Great. Well, I want to talk a little bit about the seed, like, where can you find it? How much does it cost? Are there actually different varieties? Can when you speak to that a little bit?
Ruth McCabe 15:29
There are a few there are a few different cultivars, and they and the Forever Green Project at the University of Minnesota is developing another cultivar. Oh, and I don’t remember the name of it. It’s just something you can harvest a little bit earlier than the current dominating winter camelina cultivars, which is called Joelle. So that’s the current contender. And then of course, there’s VNS, camelina variety, not stated camelina which is most likely Joelle. But like I said, the University of Minnesota is developing a new variety that should be you can harvest it a little bit earlier here in the Upper Midwest, which again, if you’re somebody who wants to try relay cropping, that’s very attractive. Right now, camelina comes to maturity around the end of May or beginning of June. So in terms of finding it, you know, it’s actually, it’s really exploded in popularity these last couple of years. Most of it comes out of the Dakotas, there have been some mix ups with seed companies sourcing camelina from like Idaho or Washington. And that stuff winds up being spring camelina. So that’s a problem because it’ll just die if you planted in the fall. Price for it right now is anywhere from $3.50 a pound up to $5 a pound depending on what the seed company that you’re buying it from, you know, depending on their markup, unless you’re buying it straight from the farmers, you know, so like I said, most of the farmers I know of that I’ve talked with I did a lot of interviews early on and I talked with seed producers in the Dakotas who grow it and they sell to all the major suppliers here in the Midwest, so Millborn, Albert Lee, are two biggies. And those are companies that you know, you can order seed from, and they can ship it to you. Those are the companies that Heartland has bought our seed from.
Emery Davis 17:05
So are there different cultivars for using it as a cover crop versus oil seed crop?
Ruth McCabe 17:11
No, no, there’s no difference right now between the two. Although I will say if you’re going to try to grow it as an oilseed crop, you’re probably going to want to raise something that is a certified variety like Joelle. If you’re just trying to grow it as a cover crop, you don’t care if something is variety not stated or VNS. And maybe eventually I don’t know if there’s a price difference between the two right now, but my guess is in the future, there will be a price difference between VNS camelina and a certified named variety. So if somebody was going to grow it as a cover crop, I would tell them to go with the cheapest one, which would just be like a VNS.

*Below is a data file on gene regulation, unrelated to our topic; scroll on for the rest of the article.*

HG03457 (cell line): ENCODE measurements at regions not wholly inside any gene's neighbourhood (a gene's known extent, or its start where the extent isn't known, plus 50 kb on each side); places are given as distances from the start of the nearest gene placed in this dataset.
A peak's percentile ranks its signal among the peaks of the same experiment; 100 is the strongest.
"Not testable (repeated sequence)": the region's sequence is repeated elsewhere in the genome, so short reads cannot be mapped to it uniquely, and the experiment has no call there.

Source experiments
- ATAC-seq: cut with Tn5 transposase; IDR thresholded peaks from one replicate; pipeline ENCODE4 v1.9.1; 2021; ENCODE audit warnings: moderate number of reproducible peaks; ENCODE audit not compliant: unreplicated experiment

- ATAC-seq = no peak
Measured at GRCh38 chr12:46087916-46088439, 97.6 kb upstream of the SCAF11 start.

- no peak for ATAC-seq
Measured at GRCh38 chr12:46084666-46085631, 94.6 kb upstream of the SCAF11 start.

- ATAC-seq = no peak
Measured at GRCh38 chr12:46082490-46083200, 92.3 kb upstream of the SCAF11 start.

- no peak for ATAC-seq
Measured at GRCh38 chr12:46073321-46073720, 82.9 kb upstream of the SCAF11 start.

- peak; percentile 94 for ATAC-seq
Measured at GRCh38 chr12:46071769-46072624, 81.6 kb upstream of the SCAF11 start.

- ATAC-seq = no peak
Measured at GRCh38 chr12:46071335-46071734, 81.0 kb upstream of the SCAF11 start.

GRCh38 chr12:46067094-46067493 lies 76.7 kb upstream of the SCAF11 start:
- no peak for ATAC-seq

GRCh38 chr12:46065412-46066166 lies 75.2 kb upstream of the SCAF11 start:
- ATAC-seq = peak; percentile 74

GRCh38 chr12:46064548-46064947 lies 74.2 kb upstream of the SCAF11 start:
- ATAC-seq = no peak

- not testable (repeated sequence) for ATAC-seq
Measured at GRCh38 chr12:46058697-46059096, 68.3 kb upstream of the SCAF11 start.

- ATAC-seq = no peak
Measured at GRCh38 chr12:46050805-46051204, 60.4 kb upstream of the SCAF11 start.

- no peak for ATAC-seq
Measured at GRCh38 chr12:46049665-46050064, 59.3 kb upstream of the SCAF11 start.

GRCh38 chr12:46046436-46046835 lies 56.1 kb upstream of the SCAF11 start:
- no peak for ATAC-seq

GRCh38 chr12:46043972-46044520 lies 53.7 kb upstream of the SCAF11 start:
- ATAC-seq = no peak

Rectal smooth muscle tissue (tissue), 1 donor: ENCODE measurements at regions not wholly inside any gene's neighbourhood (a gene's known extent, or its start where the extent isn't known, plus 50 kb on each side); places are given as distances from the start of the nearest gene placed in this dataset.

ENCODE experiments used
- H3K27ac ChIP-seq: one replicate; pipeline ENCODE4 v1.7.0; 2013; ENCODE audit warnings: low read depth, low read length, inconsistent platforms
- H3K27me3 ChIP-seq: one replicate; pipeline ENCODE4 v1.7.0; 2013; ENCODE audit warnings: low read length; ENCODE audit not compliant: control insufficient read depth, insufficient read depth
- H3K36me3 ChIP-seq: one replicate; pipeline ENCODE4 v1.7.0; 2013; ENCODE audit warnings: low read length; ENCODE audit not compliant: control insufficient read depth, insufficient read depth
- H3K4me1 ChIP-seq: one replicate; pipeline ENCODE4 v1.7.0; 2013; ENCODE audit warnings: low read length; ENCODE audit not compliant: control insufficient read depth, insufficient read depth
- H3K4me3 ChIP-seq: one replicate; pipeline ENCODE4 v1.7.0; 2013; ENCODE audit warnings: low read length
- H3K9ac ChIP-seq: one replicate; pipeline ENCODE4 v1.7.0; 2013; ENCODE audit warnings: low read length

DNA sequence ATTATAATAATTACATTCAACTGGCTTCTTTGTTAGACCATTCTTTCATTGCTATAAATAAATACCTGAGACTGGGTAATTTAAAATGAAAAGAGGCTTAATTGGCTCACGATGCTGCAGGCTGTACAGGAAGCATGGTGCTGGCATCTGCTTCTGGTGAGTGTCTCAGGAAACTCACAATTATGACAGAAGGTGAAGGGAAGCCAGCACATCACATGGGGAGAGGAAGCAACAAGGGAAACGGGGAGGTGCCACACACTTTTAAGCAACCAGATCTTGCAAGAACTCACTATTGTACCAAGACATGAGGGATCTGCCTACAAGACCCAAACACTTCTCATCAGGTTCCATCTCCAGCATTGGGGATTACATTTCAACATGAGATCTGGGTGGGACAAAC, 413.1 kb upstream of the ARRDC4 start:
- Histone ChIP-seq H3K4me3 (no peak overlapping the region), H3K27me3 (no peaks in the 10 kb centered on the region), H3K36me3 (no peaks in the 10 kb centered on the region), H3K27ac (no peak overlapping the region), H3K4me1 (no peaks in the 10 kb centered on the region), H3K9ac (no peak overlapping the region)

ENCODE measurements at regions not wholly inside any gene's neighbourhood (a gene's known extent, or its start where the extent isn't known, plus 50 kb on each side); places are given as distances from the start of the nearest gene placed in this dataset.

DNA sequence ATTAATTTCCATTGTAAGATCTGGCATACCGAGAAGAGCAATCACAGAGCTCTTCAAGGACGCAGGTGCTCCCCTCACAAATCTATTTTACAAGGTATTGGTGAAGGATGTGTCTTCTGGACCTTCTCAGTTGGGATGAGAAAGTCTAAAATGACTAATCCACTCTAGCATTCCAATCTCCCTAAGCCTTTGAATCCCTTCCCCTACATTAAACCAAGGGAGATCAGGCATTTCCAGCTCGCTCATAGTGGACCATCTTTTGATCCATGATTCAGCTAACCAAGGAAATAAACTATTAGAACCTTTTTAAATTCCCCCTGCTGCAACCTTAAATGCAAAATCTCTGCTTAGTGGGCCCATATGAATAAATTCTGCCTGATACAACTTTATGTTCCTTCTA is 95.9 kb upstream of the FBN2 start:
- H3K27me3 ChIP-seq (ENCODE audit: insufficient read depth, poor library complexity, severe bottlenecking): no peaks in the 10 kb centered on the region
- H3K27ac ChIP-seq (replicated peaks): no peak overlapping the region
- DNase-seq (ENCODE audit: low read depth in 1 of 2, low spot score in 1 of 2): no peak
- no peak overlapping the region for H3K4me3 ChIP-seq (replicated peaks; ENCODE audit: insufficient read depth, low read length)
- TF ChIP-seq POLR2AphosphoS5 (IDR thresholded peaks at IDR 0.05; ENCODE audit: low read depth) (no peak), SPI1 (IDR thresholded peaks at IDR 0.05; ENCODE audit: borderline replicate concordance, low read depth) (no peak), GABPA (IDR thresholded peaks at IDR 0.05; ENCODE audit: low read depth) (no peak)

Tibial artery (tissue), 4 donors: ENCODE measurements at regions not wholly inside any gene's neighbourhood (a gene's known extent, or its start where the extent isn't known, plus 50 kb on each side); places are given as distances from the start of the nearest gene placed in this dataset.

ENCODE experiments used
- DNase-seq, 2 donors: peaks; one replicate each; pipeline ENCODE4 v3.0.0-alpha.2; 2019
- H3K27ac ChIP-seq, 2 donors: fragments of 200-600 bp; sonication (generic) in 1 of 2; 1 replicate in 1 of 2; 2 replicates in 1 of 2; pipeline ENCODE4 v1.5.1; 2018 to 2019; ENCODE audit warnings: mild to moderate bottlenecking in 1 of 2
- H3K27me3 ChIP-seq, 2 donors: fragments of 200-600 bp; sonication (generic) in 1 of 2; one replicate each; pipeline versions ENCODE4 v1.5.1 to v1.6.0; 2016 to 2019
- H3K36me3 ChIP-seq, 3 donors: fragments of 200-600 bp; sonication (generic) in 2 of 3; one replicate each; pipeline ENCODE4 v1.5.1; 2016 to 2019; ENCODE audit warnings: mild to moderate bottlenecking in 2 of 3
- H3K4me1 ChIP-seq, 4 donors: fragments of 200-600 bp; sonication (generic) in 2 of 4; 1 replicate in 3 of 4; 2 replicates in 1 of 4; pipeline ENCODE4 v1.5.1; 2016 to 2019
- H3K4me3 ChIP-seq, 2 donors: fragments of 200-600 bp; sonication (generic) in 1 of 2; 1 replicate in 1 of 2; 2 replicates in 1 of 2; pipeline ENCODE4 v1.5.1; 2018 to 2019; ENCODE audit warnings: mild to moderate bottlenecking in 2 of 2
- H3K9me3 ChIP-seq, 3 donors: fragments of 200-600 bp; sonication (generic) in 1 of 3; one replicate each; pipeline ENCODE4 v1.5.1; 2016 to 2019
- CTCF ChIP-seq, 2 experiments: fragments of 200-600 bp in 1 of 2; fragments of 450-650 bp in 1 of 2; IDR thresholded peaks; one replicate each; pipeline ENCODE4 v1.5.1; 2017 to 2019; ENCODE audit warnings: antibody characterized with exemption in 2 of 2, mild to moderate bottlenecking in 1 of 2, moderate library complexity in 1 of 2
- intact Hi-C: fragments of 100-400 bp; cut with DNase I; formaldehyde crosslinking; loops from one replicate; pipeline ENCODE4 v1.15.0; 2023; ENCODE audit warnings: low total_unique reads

Emery Davis 17:43
Okay, well, just to start wrapping things up. I’m curious, what do you think the potential is for this crop? Do you like what you see so far? Are you going to keep recommending it to growers? Either one of you just feel free to jump in?
JASON FISCHBACH 17:56
Yeah, I I’m really excited about I. I’m just gonna put it out there that this is the next big cover crop in Iowa after cereal rye. So I think there’s millions of acres that are gonna see winter camelina in the future.
Ruth McCabe 18:11
Yeah, I can speak to this real fast. I’m excited about it just because I think from a conservation perspective, I drive around in the winter, and I see so many acres that I know are going to corn and they have no cover crop on them. Because the big criticism here is well, we need a cover crop we can plant late in the fall, that will survive and isn’t going to be difficult for me to manage in the spring. Well, cereal rye could be planted super late in the fall. It’ll definitely survive over winter, but it’s also a giant pain to manage in the spring, depending on the landowner, depending on the farmer, they just don’t want to deal with it. And I’m excited about camelina because it is not a pain to deal with. It’s very easy to kill, you can plant it late here in Iowa. I would say planting it mid to late October is ideal here in central Iowa. So I’m excited about it as something we can get in the ground ahead of our corn acres especially.
Emery Davis 19:01
Well, I want to thank you both again for your time and insights today on winter camelina. It’s hard not to get excited about it. And it sounds like this crop has an important role to play on our landscape, both as a cover crop and an oilseed crop. And thank you all for listening. This has been another episode of The Cutting Edge.
JASON FISCHBACH 19:34
Brought to you by the University of Wisconsin Madison Division of Extension.
Transcribed by https://otter.ai